Scandal of 1970s terrorist murders uncovered

Friend or foe? Belfast children in 1972 joking around with British soldiers © Getty Images

Shock revelations that a secret British army unit was eliminating terrorists in Northern Ireland in the 1970s have revived debate about whether the Troubles can be consigned to history.

If you are caught, the soldier was told by his superiors, we will deny all knowledge of you.

Speaking to the BBC this week as part of a Panorama investigation, the former soldier admitted that his undercover unit, known as the Military Reaction Force (MRF), probably never existed on paper. It was disbanded in 1973. But during its 18 months of operation, this group of soldiers were sent out in unmarked cars, wearing civilian clothes, to infiltrate areas known to be home to terrorists. Their job was to hunt down members of the IRA and kill them: ‘If they needed shooting, they’d be shot,’ explained one, claiming their eliminations had probably saved many lives.

But the revelations have caused widespread alarm across the UK, because they appear to show the British army used techniques, at least for a time, that put them on a par with their terrorist foes. Speaking only on condition that their identities are completely disguised, the soldiers who were once part of the 40-man secret unit admitted that their work had included shooting unarmed civilians.

During the three decades of political violence known as ‘the Troubles’, there were atrocities on both sides, with republicans pitted against self-styled ‘loyalist’ Protestant terrorists. And there are terrible examples of the British army behaving in an inexcusable way – the Bloody Sunday massacre is the most infamous.

But by 1972, the year in which the MRF was operating its campaign of summary executions, there were an average of five terrorist bombings every day in Belfast. The origins of the Troubles were social and political, but the scale of the violence had effectively turned it into a civil war in one corner of the United Kingdom.

We are the laws

To some, these circumstances will explain why the army set up the MRF. In an extreme situation, faced with violent internal insurgency, the forces of the state had to find methods to, as one of the anonymous soldiers interviewed by the BBC put it, ‘minimise the activities’ of the bombers. Insisting that every terrorist be brought to justice rather than ‘taken out’ is just squeamishness.

That way of thinking is the beginning of the end of the rule of law, others protest. Even in the most extreme situations, those who are paid to defend a nation must uphold its standards. Certainly this happened many years ago, but the wounds are still raw in the communities where family members were murdered by both sides. Finding that the state was also adopting terrorist methods is shocking, and the revelations must be as fully investigated as crimes committed by either side.

You Decide

  1. Is there any justification for the actions of this undercover unit?
  2. Should there be an amnesty for crimes committed during the Troubles? If so, how long afterwards?

Activities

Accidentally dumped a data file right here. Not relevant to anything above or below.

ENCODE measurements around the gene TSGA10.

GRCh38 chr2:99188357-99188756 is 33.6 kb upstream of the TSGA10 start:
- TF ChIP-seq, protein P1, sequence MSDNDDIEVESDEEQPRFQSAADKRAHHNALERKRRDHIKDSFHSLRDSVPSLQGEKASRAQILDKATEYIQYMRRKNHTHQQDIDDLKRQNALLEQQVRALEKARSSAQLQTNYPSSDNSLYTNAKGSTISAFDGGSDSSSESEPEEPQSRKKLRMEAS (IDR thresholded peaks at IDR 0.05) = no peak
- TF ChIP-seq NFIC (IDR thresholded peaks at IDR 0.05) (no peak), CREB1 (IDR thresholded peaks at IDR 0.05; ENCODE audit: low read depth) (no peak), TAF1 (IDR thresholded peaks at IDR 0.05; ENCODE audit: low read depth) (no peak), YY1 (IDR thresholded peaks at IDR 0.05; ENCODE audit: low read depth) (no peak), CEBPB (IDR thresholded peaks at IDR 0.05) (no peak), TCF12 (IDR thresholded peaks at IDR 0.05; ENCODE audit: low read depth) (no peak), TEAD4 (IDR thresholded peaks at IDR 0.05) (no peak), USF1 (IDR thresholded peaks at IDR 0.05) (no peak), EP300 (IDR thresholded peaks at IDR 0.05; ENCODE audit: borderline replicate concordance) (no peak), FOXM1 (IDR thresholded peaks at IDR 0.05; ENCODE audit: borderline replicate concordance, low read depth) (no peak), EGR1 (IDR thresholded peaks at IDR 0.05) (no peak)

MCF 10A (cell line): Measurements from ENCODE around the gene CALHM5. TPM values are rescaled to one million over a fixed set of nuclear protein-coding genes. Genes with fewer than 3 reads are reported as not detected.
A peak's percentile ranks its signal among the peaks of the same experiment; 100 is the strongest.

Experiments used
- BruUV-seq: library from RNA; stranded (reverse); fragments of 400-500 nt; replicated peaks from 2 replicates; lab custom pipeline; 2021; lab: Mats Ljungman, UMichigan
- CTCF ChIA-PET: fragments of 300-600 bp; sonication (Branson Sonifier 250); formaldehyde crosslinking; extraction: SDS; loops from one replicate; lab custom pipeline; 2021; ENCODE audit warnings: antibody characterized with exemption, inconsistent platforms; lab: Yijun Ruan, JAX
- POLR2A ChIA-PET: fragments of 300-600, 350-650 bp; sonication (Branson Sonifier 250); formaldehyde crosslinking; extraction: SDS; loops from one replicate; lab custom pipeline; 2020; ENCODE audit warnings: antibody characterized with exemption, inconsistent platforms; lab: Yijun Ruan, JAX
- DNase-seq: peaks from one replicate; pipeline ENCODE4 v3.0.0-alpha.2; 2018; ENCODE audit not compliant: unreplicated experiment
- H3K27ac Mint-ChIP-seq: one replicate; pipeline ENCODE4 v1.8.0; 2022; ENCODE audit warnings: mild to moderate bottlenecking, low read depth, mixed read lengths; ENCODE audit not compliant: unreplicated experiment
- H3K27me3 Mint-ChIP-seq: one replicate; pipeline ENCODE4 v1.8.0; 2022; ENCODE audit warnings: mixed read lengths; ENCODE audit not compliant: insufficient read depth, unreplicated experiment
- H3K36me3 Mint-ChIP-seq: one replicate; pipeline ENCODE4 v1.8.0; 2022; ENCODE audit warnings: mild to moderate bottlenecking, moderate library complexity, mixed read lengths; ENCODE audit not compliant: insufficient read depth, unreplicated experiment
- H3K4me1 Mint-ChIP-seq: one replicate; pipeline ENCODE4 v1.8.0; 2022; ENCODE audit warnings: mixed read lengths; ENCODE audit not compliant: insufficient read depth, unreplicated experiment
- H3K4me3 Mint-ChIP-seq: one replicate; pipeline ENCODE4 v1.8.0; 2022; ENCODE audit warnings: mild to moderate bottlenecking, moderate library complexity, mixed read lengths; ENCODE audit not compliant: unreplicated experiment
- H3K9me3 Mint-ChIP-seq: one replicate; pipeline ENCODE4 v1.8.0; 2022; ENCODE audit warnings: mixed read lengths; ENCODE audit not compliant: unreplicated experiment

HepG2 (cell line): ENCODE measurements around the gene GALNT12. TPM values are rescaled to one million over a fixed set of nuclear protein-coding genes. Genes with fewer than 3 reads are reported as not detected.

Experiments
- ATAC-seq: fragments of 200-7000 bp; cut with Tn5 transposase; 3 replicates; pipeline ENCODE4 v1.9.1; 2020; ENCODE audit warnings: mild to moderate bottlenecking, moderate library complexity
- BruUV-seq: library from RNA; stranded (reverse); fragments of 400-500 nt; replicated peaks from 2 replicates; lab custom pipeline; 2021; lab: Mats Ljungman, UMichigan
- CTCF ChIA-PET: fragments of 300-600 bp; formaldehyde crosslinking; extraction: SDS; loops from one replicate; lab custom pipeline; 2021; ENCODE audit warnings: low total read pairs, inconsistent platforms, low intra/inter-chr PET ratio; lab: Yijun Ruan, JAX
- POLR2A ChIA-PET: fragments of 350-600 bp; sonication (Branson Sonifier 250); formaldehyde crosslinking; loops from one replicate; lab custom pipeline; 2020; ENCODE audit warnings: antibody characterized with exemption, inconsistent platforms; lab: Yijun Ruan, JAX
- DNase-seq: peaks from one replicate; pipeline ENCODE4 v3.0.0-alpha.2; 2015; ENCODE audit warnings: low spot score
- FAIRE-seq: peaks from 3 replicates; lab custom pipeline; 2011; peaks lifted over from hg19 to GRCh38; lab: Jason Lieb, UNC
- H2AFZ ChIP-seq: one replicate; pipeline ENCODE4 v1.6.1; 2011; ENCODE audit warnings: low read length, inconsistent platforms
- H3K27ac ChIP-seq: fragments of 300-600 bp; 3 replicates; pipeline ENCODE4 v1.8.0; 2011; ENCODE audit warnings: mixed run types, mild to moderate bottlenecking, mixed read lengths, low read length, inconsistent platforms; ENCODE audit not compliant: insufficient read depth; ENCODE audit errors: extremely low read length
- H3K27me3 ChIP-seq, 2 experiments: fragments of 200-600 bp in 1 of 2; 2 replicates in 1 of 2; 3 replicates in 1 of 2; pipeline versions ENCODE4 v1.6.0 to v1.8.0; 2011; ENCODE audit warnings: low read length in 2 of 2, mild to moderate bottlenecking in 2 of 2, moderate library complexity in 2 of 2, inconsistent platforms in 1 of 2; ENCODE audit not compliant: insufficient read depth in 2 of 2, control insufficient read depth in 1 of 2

1. Make a timeline of the history of Northern Ireland.
  2. Collect examples of conflicts in other countries which have parallels with Northern Ireland, and how they have been resolved.

Some People Say...

“The past is never dead. It is not even past.’William Faulkner”

What do you think?

Q & A

Surely this is a small scandal in a small corner of the world?
Well, you could also argue it is a long time ago – the Good Friday Agreement ended the Troubles in 1998. But in many countries there are confrontations between separatist groups and the state: the example of what happened in Northern Ireland, both what went wrong and how peace was achieved, is examined across the globe.
And this is an example of something wrong?
Yes. This week a senior lawyer in the province argued that the Troubles should be consigned to history, and that a blanket amnesty should apply to violent crimes carried out by either side during that period. But others, including human rights groups, rejected the idea, arguing justice must be part of the reconciliation.

Word Watch

IRA
Irish Republican Army. The main paramilitary group waging war against the British state in pursuit of its goal to unite with Eire was the provisional IRA (or the provisionals, who splintered off from the official IRA). Its political wing, Sinn Fein, became part of the power-sharing government set up after the Good Friday Agreement ended the Troubles in 1998.
The Troubles
Troops were sent onto the streets of Northern Ireland’s cities at the end of the 1960s to quell violence between the province’s Protestant majority, and the Catholic minority, who were facing discrimination. At first, they were welcomed into Catholic homes as protectors. But as the clashes worsened, London took back political control and all representatives of the British state, including the soldiers, became the target of terrorist attacks by groups including the IRA who wanted to leave the UK and become part of the Republic of Ireland.
Loyalist
Because of historical wrangles, parts of the Protestant community in Northern Ireland saw themselves during most of the 20th century as loyal to the queen but not to the government of the British state, who they believed would betray their interests.
Bloody Sunday
The killing of 14 unarmed Irish civilians by the British Parachute Regiment in the Northern Irish city of Londonderry on Sunday January 30th 1972 became known as Bloody Sunday. The Saville Report said the killings were totally unjustified. David Cameron apologised on behalf of the British nation.
Amnesty
In this case, drawing a line to prevent the pursuit by police or the law of anyone accused of crimes during a particular period of the past.

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